Ryan McGinley

[PHOTOGRAPHER]

“THE PHOTOGRAPHS I CHOOSE AND GROUP TOGETHER AREN’T REALLY REALITY—IT’S NOT REAL LIFE. SOMEONE ONCE SAID TO ME THAT IT’S ALWAYS WARM IN RYAN MCGINLEY PHOTOGRAPHS. YOU NEVER FEEL COLD. YOU ALWAYS FEEL LIKE YOU ARE IN THE SUN. AND I LOVE THAT.”
Some subjects of Ryan McGinley photographs:
A girl in the back of a truck drinking
A bunch of people naked in a tree
Morrissey fans

I first met Ryan McGinley at the restaurant my husband and I own in Cherry Valley, New York. He and his boyfriend spent a few days up here visiting the writer and artist Jack Walls. I wanted to meet Ryan: I love his early, gritty New York photographs of dazed but joyful street kids riding bikes, sleeping in, having sex, and writing graffiti, and his more recent pastoral photographs of young people at play, naked and laughing. I also love his gorgeous photo series of fans in ecstasy at Morrissey concerts. But I didn’t know what to expect; it’s hard not to imagine the worst of someone with the kind of early success Ryan has had. He had a solo show at the Whitney at the age of twenty-four; he has had glowing reviews and features in the New York Times and the New Yorker; he had a show at MoMA P.S. 1; and this year the International Center of Photography named him Young Photographer of the Year. Ryan, as it turns out, has the grace and manners of a choirboy. He has a striking, delicate, Man-Who-Fell-to-Earth glamour. I thought we had an easy rapport—but I think a lot of people feel that way about Ryan. I think it is part of what makes him successful.

I interviewed Ryan in March 2007 at his studio on the Lower East Side.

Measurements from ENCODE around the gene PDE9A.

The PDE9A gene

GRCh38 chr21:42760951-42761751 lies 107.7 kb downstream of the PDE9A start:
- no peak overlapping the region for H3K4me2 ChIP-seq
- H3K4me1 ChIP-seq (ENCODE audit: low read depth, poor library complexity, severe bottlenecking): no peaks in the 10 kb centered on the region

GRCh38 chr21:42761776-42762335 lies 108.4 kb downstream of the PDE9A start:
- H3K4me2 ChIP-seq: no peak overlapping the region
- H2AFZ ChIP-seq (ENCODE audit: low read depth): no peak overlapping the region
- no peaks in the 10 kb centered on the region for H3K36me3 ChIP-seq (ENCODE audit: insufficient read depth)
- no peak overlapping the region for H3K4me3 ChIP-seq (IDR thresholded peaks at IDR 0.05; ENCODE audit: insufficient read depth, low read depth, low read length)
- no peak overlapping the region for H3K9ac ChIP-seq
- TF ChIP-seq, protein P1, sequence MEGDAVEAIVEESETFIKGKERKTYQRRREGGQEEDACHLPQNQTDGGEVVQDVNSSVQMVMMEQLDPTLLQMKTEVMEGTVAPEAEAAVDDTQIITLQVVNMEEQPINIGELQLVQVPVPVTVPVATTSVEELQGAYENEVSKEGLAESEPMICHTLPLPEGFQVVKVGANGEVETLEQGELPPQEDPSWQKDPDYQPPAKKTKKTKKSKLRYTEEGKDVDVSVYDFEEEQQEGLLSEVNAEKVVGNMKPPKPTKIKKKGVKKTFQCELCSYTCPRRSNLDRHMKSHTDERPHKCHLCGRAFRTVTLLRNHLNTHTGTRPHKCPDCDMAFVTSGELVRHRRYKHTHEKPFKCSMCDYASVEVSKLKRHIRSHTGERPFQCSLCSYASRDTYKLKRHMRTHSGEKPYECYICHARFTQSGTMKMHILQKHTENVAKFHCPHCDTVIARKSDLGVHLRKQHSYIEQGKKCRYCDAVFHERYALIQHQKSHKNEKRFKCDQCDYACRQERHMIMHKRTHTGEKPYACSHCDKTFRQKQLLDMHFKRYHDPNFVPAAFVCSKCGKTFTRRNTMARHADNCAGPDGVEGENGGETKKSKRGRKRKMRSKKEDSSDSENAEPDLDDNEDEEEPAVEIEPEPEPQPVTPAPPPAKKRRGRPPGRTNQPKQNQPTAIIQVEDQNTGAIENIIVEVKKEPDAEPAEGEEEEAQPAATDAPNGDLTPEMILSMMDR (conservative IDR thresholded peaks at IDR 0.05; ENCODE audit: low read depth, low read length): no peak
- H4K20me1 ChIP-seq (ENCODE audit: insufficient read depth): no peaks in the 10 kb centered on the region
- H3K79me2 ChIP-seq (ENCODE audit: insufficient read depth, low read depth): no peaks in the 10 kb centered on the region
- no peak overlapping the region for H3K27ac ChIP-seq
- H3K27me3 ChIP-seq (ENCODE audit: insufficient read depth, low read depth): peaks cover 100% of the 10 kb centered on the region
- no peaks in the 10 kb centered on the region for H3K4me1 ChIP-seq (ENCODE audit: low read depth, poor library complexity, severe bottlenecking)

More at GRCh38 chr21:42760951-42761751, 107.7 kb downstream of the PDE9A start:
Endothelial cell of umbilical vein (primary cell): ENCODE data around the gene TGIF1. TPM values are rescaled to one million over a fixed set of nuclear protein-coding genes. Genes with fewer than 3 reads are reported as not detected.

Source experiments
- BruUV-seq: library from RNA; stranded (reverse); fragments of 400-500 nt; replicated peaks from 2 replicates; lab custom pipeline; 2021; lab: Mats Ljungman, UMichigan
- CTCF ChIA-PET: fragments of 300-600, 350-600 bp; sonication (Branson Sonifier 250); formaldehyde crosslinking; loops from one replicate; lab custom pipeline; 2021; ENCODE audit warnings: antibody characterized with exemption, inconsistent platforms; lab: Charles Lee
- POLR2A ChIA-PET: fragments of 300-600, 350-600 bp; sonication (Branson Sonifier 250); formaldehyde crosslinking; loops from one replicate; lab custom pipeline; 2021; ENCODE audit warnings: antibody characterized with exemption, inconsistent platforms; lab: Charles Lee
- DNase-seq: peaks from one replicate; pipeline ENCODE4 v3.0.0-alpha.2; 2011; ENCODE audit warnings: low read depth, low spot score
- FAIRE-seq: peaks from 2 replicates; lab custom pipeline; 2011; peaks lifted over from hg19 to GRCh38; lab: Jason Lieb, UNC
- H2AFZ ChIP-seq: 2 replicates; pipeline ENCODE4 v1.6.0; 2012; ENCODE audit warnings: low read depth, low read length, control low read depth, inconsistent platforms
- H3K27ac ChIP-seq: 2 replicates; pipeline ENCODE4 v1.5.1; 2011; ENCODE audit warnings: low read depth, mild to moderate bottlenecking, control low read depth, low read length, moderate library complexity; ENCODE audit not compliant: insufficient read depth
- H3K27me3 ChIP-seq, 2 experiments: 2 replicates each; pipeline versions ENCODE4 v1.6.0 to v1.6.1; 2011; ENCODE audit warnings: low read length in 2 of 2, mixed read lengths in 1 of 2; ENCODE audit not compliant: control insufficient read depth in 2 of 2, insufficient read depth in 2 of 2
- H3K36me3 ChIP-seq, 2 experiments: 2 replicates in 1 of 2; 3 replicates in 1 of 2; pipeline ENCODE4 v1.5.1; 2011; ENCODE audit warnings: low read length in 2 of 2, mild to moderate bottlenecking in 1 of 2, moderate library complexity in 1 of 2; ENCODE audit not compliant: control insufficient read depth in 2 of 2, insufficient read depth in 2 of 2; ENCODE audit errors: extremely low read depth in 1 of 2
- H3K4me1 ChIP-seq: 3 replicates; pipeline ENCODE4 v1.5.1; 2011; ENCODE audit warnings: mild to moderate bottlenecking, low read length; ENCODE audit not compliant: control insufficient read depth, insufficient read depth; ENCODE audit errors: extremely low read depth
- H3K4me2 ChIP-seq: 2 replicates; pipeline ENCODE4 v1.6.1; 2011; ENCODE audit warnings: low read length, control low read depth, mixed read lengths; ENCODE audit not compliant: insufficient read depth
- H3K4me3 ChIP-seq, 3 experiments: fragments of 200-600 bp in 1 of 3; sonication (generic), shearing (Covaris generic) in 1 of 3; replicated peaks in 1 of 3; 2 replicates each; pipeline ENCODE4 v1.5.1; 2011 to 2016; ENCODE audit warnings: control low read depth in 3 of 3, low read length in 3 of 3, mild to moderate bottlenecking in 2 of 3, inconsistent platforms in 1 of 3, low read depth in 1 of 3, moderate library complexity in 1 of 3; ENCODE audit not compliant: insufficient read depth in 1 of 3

—Dana Spiotta

*

RYAN McGINLEY: When I talk about skateboarding, it’s really tough for me because it was such a big part of my life. But when you talk about skateboarding and art—there are so many bad connotations within that…. The people that I am telling you about are the people that took the idea of skateboarding and the lifestyle and made something else out of it. But there are a lot of artists that make “skateboard art,” which is bad, like really bad.

But what I learned from skateboarding was about people. I am from a predominantly white suburban town, and if I didn’t find skateboarding, I wouldn’t be the person I am today. It got me out of the town I lived in. It made me meet kids who were different ages, different races, different economic backgrounds, from all over the world, and it didn’t matter—none of it mattered. All that mattered was skating together. And it brings you to all these different places all over the city—you will be up in Midtown skateboarding and you are exposed to all these businessmen and you might go to the ghetto in Brooklyn and then you go to the Village and all the eccentric people on the street, the artists, the homosexuals—so many cultures mixed together. You’re always on the street. And then, for me, skateboarding is a lot like photography because skateboarding is about making something out of nothing. You’re using the urban landscape as a playground and you’re making ideas for doing skateboard tricks—using a handrail or some yellow curb on the sidewalk—and photography is about the same thing for me. It’s about starting out with practically nothing. You have to sort of create these scenarios to shoot, these ideas to work, and you have to use the world as the backdrop for your photograph.

We hope you enjoy this excerpt.

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Dana Spiotta is the author of the novels Lightning Field and Eat the Document.

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